The Compelling Allure of Evil: Exploring the Fascinating Psychology with Charles Milliken

The Perplexity Of Evil In Modern Society

It’s no secret that evil has had a bad reputation for as long as anyone can remember. No one seems to openly support it, yet it persists and remains popular. In fact, the question arises – does “evil” and “sin” even exist anymore?

Not too long ago, in a time when Western society was deeply rooted in Christianity, the terms “evil” and “sin” were unequivocally tied to anything that displeased God. However, as contemporary society has significantly distanced itself from God, the meaning attributed to these terms has fundamentally shifted. “Sin” is no longer sin, but merely a mistake, and that which was once considered sinful is now not so bad. For example, modern society has turned a blind eye to small-scale theft and even murder based on certain circumstances or justifications.

Today, the terms “good” and “bad” have fallen out of favor. The concept of what is evil remains prevalent, yet is often overlooked or downplayed. It seems that evil still operates in our world, often in pursuit of desires that seem unobtainable. To illustrate, during a volunteer teaching stint at a local prison, convicts frequently admitted to having committed crimes in pursuit of immediate gratification, and committing acts that facilitated their desires.

While such extreme cases may not be the norm, the news is filled with accounts of deceit, corruption, and fraud all in an effort to gain what could not be obtained through honesty. The current societal state is rife with unethical actions. Even with all that chicanery happening in politics and society at large, it is undeniable that there was a time when sin and evil were more candidly identified in society. However, sin and evil remain part of the human condition.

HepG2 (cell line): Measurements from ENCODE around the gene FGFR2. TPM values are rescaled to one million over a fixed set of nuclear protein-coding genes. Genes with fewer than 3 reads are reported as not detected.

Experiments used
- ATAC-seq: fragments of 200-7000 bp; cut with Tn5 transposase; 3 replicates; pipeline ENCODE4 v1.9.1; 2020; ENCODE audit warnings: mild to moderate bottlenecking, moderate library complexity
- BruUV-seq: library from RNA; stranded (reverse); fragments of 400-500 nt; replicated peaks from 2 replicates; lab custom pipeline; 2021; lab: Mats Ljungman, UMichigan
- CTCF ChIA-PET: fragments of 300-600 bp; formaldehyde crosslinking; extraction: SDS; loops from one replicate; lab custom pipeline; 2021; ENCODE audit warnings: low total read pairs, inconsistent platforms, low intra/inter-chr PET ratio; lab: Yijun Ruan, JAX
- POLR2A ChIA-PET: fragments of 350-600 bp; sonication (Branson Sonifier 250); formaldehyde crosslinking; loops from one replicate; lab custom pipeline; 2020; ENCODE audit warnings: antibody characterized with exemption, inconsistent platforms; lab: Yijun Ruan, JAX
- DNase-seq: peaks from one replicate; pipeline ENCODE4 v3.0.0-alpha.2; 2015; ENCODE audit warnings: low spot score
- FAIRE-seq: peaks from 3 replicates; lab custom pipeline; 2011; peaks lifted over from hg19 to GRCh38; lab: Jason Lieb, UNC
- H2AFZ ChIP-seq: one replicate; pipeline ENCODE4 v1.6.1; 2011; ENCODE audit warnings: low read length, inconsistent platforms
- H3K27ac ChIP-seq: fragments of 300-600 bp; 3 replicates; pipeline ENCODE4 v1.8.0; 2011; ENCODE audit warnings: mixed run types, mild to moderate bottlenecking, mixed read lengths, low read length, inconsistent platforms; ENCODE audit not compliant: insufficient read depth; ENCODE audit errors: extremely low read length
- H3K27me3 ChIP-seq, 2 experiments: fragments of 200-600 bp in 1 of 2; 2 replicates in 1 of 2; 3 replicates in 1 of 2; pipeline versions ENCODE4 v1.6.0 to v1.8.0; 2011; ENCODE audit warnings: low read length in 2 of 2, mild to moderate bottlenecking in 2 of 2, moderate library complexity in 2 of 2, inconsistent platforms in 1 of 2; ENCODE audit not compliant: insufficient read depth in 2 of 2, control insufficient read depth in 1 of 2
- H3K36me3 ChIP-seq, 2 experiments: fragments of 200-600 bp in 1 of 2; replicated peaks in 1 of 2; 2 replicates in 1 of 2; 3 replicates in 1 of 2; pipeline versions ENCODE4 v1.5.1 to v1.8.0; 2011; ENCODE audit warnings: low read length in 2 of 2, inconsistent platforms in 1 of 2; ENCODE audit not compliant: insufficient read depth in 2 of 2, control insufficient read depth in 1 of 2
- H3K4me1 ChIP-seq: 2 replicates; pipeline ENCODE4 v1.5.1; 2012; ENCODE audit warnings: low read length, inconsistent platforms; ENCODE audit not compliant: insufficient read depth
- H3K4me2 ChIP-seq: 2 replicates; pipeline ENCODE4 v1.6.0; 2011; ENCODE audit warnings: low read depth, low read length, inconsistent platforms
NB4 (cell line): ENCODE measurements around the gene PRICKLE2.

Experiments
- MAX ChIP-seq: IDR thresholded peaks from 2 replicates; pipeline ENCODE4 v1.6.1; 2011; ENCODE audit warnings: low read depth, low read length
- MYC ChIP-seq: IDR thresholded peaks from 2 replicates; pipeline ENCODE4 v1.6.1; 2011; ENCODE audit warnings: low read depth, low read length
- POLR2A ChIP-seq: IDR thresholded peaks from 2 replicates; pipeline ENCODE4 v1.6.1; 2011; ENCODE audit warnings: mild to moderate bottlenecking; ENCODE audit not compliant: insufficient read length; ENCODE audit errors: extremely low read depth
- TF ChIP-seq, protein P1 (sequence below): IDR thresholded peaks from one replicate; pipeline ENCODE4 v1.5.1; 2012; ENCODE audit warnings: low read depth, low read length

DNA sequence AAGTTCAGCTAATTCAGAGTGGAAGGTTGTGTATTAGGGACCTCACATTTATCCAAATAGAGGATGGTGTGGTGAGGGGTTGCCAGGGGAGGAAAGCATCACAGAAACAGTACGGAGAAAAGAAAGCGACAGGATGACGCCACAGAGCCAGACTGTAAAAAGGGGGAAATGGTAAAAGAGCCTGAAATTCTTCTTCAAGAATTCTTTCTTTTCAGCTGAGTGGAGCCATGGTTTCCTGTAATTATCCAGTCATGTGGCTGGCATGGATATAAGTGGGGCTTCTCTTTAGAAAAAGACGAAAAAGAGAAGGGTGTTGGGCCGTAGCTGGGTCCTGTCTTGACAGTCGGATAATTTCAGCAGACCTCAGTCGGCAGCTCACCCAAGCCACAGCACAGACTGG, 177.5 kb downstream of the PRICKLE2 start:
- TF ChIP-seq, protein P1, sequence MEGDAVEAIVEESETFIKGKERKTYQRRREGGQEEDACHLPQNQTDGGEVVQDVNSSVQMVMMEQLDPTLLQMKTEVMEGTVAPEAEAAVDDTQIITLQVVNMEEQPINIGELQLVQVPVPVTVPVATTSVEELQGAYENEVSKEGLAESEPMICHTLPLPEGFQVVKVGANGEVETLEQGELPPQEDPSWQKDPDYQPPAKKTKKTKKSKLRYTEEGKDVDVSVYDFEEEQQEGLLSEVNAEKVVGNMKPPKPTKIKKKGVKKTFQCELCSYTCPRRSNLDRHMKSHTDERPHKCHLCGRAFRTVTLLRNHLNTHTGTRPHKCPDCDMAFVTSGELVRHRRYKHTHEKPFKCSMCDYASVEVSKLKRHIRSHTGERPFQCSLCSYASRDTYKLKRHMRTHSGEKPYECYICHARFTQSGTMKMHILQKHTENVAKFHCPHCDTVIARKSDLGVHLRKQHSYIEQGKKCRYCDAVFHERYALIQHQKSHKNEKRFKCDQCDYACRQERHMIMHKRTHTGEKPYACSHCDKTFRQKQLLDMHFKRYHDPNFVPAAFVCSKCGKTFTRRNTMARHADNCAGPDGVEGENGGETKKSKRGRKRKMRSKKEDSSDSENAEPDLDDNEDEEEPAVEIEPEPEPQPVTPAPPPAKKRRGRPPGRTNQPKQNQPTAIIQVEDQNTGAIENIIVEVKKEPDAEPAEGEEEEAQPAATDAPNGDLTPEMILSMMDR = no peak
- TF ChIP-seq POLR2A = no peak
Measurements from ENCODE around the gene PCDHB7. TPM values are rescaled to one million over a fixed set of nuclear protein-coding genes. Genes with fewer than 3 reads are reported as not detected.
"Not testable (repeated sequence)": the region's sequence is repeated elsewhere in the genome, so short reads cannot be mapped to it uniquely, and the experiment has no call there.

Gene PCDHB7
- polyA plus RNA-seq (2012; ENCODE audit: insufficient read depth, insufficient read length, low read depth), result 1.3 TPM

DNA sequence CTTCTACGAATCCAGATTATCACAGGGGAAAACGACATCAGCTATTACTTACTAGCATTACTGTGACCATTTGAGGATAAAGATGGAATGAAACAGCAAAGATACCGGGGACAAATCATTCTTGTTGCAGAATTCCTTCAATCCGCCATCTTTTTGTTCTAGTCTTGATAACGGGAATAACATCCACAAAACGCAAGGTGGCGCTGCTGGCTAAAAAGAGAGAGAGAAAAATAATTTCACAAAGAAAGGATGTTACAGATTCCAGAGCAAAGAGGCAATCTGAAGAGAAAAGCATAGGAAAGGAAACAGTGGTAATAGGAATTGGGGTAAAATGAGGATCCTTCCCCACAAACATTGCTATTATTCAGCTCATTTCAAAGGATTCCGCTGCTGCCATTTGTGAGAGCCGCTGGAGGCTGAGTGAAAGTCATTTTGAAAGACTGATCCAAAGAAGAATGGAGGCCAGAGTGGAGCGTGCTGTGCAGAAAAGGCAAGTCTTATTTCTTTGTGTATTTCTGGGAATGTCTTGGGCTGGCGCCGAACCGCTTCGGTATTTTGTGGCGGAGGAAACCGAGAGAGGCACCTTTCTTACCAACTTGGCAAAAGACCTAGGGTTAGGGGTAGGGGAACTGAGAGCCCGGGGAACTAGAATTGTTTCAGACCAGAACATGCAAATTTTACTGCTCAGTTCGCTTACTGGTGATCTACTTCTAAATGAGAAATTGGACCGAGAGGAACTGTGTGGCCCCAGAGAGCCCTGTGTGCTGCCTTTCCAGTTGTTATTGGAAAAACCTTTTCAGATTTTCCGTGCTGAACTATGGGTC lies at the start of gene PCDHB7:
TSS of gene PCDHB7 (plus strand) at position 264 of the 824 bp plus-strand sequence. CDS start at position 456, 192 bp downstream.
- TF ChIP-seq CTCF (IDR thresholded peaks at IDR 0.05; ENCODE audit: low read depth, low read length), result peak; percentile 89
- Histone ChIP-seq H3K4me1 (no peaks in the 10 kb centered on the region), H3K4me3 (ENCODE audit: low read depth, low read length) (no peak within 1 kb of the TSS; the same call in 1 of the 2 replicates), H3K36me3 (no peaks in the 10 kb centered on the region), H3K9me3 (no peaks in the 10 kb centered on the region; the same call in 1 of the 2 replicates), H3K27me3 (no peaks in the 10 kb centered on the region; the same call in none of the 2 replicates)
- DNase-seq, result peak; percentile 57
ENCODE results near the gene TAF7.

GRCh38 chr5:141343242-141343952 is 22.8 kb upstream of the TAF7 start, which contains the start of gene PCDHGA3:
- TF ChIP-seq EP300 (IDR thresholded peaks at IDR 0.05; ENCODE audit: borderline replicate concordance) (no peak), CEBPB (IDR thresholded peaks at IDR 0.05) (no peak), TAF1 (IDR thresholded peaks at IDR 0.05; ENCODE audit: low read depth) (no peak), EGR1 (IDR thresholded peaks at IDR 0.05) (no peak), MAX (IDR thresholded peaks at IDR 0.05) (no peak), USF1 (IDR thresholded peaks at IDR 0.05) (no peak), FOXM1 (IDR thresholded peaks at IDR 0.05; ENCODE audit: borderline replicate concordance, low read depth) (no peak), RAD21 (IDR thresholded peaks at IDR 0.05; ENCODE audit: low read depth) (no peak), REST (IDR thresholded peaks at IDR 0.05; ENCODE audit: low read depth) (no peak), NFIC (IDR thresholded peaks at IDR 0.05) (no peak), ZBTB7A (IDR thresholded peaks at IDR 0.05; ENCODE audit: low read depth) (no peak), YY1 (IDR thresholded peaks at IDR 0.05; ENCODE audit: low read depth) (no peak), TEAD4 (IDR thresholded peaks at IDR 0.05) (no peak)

Without a resounding belief in a higher power, the prospect of combatting the gradual descent into lawlessness seems bleak. The absence of guiding principles leaves society adrift, like passengers on a ship without a compass, ultimately leading to inevitable disaster.

The solution to this societal tumult remains uncertain. Will we, as a society, find our way back to faith? Or will we succumb to a fate shaped by the forces of tyranny and control? Time will tell.

— Charles Milliken is a professor emeritus after 22 years of teaching economics and related subjects at Siena Heights University. He can be reached at [email protected].

This article originally appeared on The Holland Sentinel: Charles Milliken: The appeal of evil


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